Thursday, 25 September 2014

The door of the waiting room

The blue coloured uniform clad watchman opened the door as I marked my steps. The sun was setting in peacefully yet he had decided to wear over-the-top black shades. Inside, there was a huge Ganesha idol just next to the reception, I stood there and tried smiling at Him, a practice I had long forgotten since I gave my last college exam.

My toes impatiently played with the tip of my shoes at the reception for about the next minute or so, as observed the relatives and friends of the patients inside the ICU. The receptionist just didn’t want to leave the handset as she kept smiling at me, asking for another couple of seconds before her beloved let her.

‘Which doctor do you want to see?’ she asked me, finally.
‘Anyone’, I said, clearing my throat.
She gave me a what the hell does that mean look, ‘What is the problem with you?’
‘A plenty..’ and I started off with whatever was ‘my problem’ and settled with repeating my name twice and then spelling it out to her.
‘He’s on a regular round on the second floor, will see you in the next fifteen minutes. Till then, you may sit in the waiting room, take the first left.’

‘Dr. Creepy Name, Cancer specialist’ the board on the front door of the waiting room welcomed me, may be this was my problem, maybe it is cancer.

Five minutes onto this chair, my eyes had scanned through the entire chamber; a three star air conditioner to my right, three rows of series of chairs, a RO system in front of me, an art-work behind that, various other creepy names and their specialities to my left.

The delicate hands of the golden dial on my left wrist kept running, tick-tock tick-tock, as I realized I was losing on my already cut-off time. I saw my reflection in the up-side down water container of the RO in front, Me; a fever that rocked me a couple of weeks back and stayed for five days, swelled gums and liquid diet post that, a forever running nose with the water dripping out from my nostrils and my breathe desperately trying to hold it back in, a sudden pain in my left ear and it’s numbness now. *Cough! Cough!*, oh thank you for the reminder, a sour throat.

I knew something was terribly wrong with my system after the dengue that caught my immunity system napping. And this sudden outburst of pain and then the numbness had made me believe that my time had come. I quickly searched for a paper in my pockets and borrowed a pen from the receptionist who now was on phone, again.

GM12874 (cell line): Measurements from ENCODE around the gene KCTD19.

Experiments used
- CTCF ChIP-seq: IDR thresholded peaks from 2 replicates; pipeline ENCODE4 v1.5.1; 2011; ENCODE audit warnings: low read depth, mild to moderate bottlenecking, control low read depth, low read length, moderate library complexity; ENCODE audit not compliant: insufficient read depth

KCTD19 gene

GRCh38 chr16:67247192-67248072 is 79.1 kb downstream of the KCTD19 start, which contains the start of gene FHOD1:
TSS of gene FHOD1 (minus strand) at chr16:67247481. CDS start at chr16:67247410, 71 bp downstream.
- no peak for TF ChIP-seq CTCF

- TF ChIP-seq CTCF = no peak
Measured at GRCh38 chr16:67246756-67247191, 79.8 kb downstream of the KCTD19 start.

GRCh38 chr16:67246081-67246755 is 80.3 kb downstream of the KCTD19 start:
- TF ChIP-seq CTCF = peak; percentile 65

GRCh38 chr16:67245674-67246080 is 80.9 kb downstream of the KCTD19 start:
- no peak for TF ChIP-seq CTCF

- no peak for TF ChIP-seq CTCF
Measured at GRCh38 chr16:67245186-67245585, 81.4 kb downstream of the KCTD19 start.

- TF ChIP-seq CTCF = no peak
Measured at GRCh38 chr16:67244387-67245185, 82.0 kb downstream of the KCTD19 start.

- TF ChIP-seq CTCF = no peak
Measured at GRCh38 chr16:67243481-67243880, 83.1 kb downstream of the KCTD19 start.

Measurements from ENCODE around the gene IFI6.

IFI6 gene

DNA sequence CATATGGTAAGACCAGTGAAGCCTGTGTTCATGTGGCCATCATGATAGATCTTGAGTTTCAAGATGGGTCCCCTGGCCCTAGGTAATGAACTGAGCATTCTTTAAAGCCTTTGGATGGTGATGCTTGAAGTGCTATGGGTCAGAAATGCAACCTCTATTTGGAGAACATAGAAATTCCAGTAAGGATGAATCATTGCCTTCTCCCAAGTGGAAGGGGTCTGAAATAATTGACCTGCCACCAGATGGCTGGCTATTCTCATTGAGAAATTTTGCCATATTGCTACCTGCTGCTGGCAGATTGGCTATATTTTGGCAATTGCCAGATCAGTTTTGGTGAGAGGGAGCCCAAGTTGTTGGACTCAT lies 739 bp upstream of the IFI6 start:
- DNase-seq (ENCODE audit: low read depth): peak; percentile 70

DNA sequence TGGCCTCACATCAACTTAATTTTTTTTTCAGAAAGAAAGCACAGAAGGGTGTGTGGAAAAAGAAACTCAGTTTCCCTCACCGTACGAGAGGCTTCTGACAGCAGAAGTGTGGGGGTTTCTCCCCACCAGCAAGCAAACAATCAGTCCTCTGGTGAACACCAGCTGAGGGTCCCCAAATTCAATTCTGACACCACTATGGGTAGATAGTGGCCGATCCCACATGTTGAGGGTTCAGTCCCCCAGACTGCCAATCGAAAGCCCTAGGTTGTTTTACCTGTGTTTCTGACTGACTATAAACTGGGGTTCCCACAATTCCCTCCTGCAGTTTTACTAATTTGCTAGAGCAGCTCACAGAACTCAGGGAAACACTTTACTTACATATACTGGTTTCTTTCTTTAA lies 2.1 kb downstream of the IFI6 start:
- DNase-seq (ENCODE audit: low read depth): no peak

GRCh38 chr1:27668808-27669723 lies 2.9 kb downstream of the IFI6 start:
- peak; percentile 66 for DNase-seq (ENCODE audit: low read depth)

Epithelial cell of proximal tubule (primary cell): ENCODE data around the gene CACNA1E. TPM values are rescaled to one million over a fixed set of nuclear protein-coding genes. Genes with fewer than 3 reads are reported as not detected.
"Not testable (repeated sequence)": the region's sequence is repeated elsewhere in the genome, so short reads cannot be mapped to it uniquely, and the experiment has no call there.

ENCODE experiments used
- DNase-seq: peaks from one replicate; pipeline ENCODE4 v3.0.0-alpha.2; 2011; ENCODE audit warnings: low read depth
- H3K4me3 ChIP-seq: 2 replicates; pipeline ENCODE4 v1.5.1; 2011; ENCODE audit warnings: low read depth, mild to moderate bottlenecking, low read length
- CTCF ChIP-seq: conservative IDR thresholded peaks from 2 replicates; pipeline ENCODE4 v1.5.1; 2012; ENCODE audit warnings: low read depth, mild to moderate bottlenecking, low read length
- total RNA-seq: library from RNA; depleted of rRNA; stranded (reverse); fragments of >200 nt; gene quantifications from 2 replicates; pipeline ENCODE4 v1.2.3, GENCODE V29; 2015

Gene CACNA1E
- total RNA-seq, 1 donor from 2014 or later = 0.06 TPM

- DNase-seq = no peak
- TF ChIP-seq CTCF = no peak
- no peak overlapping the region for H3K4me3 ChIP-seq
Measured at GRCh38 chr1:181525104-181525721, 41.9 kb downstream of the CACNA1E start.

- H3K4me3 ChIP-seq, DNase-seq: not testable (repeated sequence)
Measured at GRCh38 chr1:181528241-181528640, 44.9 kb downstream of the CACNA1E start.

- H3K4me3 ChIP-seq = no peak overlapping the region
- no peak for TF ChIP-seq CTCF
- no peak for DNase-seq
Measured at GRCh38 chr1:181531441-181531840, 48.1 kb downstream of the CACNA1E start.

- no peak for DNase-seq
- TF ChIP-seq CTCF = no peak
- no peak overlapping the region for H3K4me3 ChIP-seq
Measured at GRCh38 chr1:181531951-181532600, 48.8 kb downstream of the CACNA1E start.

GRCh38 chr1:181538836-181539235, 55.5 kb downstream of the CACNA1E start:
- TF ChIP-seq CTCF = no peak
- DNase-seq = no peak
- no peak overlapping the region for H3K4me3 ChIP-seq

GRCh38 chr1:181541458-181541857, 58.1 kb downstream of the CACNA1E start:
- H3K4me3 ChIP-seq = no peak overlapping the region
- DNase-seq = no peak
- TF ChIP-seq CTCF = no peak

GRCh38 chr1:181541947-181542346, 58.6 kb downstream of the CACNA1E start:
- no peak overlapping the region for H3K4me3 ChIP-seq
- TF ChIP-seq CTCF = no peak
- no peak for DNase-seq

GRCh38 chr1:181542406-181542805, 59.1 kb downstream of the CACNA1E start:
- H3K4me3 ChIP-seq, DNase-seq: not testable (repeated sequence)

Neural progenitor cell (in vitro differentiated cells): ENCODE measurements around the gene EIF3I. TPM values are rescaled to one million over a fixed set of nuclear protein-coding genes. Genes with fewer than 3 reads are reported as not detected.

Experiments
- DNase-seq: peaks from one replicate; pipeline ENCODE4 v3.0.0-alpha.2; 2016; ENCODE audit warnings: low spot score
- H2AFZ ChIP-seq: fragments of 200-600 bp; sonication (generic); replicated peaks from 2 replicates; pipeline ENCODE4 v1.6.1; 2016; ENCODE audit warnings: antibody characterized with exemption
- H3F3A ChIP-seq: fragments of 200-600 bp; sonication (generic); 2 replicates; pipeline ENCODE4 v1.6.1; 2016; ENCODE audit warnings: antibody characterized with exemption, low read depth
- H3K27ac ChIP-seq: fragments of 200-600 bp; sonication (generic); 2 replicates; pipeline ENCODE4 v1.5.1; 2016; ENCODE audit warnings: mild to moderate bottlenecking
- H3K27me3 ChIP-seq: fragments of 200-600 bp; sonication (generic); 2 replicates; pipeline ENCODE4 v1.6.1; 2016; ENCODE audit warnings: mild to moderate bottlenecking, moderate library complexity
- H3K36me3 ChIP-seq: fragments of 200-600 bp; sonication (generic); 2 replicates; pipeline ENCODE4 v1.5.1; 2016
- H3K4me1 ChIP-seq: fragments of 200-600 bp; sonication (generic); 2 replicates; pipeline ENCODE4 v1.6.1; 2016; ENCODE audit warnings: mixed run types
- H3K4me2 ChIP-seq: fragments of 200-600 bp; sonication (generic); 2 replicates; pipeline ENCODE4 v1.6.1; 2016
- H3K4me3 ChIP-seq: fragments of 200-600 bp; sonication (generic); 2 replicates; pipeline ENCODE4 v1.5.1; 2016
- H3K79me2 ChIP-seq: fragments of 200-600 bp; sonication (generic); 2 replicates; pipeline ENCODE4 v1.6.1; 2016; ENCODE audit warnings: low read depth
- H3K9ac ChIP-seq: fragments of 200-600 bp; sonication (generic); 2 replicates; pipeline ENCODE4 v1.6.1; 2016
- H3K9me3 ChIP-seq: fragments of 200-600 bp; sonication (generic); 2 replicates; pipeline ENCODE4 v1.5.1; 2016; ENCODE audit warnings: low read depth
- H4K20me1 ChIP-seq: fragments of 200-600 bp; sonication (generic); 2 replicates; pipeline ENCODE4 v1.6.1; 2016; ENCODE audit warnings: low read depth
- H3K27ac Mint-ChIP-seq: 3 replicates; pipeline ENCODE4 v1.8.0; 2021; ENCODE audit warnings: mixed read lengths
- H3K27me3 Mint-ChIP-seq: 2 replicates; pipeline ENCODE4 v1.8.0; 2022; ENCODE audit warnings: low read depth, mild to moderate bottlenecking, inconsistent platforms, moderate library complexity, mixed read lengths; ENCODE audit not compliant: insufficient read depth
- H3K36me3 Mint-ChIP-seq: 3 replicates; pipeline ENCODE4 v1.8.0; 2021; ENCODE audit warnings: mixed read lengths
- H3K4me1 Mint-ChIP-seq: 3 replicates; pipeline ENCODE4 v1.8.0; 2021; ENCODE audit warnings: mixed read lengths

My bucket list-
-          A life in Paris (whatever of it is left now)
-          Witness the great Manchester United vs Chelsea, Barclays Premier League.
-          To create an animated movie ( at least a documentary now)
-          Scuba diving
-          Certainly not get admitted in a hospital
-          A snack with these pretty African ladies in the painting in front of me
-          (not die a virgin)

‘The doctor will see you now, take the lift and board to the second floor’, a man said.
I got up and walked straight on the path that the man with orange tooth guided me to. There was a lady inside and her daughter, sitting on a chair in the corner, holding on to her stomach.
‘What happened to you?’ she said with pitiful eyes, may be the cancer was now visible.
‘Oh there’s a pain in my ear and..’
‘That’s my daughter; she suddenly developed a pain in her stomach in the afternoon! God the lift these days, so slow, are you alright beta?’
I looked at the girl who saw me with eyes of a chicken who was soon going to be slaughtered, please help me, they said. I wish I could, I’m dying too. I quickly reminded myself of adding a no non-veg, no more killings, to the bucket list.
‘You go first’, I said to the girl because I knew her mother would already have been half way through the course. I wanted to do good in the minimal time I was left with.

‘Open your mouth’, the doctor said, ‘Say aaaaa!’ I obliged.
‘Stick out the tongue’, he searched for the cancer cell inside with his torch, ‘Again, aaaaa!’
The doctor, with a belly that must have inside it an entire universe, went to write something on his prescription. His face wore a look that suggested that he had been forced to take up this profession and then made to sit on this chair and given a pen in his hand while he could have sat in his room in front of a pizza box and eaten a triangular pizza that came in the shape of a circle enclosed within a square box; may be death makes you notice tiny things in life.
‘You have cold, cough?’ he repeated because for the first time, I assumed he was yawning.
‘Umm yes..’
‘That has blocked your nose and the ear’, he handed me the paper, ‘Buy these medicines and take one three times a day, the other just once.’
‘You mean, there’s nothing serious?’
‘No young man’, he smiled looking at my why in this world won’t you directly say to a dying person that he is dying expression.

I walked down the stairs with my bucket list in one hand and the prescription in the other. Strangely, when my mind made up a supposed story that I was dying, none of the things that I was currently doing in my life made through to my bucket list. Will I ever have a chance to know that I’m dying? No right? What about this bucket list then? I take it with me to the doom? I die with unfulfilled dreams and wishes?
I walked out, smiling at the receptionist, and almost forgot the Ganesha idol who was to be my great saviour until some minutes back. And what about Him? Why do I always think of him when in need and not when everything is awesome?

The watchman opened the door; he still had his spectacular shades on when the darkness had descended. But, it didn’t matter to me anymore, maybe he enjoyed wearing it, maybe it was his wish. I smiled back.



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